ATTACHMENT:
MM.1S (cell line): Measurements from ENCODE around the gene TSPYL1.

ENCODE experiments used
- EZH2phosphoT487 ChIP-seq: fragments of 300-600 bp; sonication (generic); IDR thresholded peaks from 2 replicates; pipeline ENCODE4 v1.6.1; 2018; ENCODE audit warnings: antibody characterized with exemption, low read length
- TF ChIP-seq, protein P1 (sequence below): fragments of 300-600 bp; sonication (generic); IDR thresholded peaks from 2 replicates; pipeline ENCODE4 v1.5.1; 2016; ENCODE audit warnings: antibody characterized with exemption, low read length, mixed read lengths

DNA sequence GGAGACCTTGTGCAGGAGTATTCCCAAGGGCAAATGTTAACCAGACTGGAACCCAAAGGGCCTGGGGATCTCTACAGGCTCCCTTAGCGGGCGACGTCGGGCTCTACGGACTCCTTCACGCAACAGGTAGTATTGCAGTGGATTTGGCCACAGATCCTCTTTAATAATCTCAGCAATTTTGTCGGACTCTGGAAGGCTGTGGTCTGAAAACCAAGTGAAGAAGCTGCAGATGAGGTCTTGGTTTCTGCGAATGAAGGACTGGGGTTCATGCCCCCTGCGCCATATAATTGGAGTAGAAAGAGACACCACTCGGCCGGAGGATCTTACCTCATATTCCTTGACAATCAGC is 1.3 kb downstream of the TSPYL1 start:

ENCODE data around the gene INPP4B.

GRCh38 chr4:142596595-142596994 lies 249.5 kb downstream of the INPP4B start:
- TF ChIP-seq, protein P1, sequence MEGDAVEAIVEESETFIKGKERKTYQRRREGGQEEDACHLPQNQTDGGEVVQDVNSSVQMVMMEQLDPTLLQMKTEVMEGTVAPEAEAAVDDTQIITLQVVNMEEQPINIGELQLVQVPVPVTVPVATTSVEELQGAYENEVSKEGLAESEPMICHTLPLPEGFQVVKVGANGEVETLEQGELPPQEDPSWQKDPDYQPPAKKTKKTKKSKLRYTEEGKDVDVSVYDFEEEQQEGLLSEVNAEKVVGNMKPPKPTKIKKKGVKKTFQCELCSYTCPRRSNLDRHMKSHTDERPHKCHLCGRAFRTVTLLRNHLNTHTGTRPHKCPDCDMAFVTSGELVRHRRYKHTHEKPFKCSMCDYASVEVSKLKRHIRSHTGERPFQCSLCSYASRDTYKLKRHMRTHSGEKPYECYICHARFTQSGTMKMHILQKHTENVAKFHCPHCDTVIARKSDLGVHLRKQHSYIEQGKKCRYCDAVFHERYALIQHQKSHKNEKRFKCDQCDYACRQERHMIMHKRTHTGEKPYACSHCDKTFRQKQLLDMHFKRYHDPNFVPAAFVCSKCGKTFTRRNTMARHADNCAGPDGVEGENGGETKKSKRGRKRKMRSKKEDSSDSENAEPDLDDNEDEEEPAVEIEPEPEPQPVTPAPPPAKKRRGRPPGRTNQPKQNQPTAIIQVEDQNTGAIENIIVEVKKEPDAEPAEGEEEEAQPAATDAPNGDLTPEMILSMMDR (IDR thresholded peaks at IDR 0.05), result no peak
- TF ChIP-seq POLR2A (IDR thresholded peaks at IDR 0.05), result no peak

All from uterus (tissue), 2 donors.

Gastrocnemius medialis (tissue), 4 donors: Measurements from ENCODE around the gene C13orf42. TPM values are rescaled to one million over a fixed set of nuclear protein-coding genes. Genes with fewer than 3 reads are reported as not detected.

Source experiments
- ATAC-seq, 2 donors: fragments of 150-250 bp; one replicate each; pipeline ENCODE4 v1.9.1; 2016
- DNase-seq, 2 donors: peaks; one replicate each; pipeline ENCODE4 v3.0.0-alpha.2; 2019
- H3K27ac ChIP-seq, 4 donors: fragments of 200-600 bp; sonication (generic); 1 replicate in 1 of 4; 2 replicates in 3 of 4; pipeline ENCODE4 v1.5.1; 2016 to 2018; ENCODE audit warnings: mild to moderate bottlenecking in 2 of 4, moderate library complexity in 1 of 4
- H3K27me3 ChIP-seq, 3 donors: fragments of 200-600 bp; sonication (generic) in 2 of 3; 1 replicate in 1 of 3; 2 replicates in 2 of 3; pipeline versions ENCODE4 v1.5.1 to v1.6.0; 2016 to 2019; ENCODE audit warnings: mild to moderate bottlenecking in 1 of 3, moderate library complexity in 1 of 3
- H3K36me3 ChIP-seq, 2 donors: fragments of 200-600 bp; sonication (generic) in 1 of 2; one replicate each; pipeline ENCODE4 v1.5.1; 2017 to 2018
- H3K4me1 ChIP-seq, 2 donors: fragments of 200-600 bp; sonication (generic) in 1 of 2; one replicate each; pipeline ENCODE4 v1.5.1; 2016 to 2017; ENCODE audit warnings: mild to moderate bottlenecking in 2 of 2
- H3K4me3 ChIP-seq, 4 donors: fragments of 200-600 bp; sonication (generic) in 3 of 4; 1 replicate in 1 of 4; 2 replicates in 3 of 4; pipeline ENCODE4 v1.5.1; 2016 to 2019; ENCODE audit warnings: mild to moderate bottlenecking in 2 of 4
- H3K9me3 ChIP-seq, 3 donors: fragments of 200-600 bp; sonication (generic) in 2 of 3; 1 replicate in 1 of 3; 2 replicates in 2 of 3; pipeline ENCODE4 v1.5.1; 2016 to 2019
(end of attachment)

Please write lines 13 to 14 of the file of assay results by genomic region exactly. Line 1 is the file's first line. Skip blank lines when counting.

- ATAC-seq, 2 donors: fragments of 150-250 bp; one replicate each; pipeline ENCODE4 v1.9.1; 2016
- DNase-seq, 2 donors: peaks; one replicate each; pipeline ENCODE4 v3.0.0-alpha.2; 2019